No visit to Ireland is complete without a pub crawl. Prepare yourself with our list of the top 10 best Irish drinking songs.
Singing and alcohol go hand in hand in Ireland and the later it gets at the pub (and the more pints are being poured), the more people will join in the sing-alongs.
And as a visitor to the Emerald, there really is no better way to get an authentic Irish experience than by ordering a pint and partying along.
While there’s hundreds of tunes perfectly suited for chanting out loud, a bunch of Irish classics are on repeat at every pub around the world. Listen to our top 10 best Irish drinking songs below and impress your new mates on your next big night out.
10. Beer, Beer, Beer (The Clancy Brothers) – needing no introduction
A song with this title probably doesn’t need a long introduction but just in case you are wondering, it’s a tribute to the fictional inventor of beer, Charlie Mop(p). The name is presumed to rhyme with barley and hops, two of the main ingredients in beer.
Unfortunately, it’s unknown who originally wrote the tune and how long it has been around, but besides being one of the most popular and best Irish drinking songs, it has inspired pubs around the island to name themselves after the mythical character.
9. Finnegan’s Wake (The Dubliners) – a drinking song since 1864
This good-humoured folk song was first published in 1864 but only became a hit in Ireland when the Dubliners and the Clancy Brothers covered it some 100 years later. More recently, American Celtic band Dropkick Murphys reinvented it in punk style.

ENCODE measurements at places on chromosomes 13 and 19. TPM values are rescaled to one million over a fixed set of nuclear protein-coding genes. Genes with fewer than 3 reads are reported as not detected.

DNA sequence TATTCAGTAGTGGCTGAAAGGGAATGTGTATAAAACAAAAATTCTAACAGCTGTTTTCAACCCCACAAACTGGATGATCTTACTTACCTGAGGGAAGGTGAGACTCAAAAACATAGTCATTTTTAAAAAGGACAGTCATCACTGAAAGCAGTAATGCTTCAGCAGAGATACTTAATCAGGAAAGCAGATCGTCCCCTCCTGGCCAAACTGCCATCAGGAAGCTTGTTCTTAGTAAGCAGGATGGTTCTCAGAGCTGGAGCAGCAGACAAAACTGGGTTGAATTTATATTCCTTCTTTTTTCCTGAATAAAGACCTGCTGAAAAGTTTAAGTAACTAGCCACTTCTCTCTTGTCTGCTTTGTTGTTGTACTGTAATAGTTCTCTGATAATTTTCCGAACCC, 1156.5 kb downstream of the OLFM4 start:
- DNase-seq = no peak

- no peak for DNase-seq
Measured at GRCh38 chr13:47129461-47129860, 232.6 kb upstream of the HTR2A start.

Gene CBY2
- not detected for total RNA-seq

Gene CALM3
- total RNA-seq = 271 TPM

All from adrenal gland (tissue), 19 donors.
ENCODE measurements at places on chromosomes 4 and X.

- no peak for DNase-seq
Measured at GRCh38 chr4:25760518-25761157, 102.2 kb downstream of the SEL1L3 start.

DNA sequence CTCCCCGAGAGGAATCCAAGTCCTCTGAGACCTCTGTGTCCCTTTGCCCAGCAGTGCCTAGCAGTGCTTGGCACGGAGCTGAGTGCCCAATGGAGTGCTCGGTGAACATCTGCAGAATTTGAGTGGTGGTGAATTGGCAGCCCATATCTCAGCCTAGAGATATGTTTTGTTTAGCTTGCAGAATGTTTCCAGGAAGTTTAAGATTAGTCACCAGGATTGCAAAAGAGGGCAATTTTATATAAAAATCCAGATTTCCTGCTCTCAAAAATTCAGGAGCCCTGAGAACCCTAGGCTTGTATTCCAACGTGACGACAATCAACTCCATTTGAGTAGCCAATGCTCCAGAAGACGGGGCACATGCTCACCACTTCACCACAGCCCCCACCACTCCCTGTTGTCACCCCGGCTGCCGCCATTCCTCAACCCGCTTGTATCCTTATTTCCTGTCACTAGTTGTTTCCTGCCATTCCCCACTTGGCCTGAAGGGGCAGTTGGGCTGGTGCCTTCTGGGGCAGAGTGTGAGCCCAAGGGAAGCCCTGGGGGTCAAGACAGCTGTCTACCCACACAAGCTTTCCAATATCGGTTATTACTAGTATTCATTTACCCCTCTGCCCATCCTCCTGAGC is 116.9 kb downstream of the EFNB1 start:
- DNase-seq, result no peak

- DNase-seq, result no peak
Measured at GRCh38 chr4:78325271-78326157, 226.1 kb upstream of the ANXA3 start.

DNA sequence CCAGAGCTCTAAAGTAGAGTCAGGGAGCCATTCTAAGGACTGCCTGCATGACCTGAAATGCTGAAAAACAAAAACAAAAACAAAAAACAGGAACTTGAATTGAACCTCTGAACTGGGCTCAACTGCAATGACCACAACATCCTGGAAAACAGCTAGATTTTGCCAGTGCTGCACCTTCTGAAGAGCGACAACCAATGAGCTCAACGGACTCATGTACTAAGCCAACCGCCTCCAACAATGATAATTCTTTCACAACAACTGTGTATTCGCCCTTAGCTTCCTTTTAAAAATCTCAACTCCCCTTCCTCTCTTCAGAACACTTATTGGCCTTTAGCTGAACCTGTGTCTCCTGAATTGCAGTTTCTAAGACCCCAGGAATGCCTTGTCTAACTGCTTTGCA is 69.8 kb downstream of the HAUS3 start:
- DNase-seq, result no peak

As the title suggests, the song is about a funeral with the supposedly dead, a whiskey lover called Tim Finnegan, waking up during the reception and joining in the celebrations.
8. All for Me Grog (The Dubliners) – another song made popular by The Dubliners
Another drinking anthem made popular by The Dubliners in the 1960s, “All For Me Grog” was originally a popular sailor’ song. It tells the story of a man willing to sell everything for booze and tobacco, including his own wife.
Even though this song effectively shows someone ruining his life by drinking, it hasn’t stopped pub goers from chanting along when raising their pints.
7. Seven Drunken Nights (The Dubliners) – one of the best Irish drinking songs
The Irish version of the Scottish “Our Goodman” is about a hopeless drunkard who returns home night after night to find all kinds of clues that his wife is having an affair. But because he is too drunk to think straight, he keeps accepting her slightly implausible explanations.
“Seven Drunken Nights” was performed by The Dubliners during their first appearance on “Top of the Pops” in the 1960s. However, due to the dirty jokes throughout the song, some lines had to be cut out.
6. The Irish Rover (Ronnie Drew) – honouring a fallen ship
One of the most popular and best Irish drinking songs, “The Irish Rover” honours a gigantic sailing ship with the same name that sinks at the end of the last verse and leaves all passengers dead.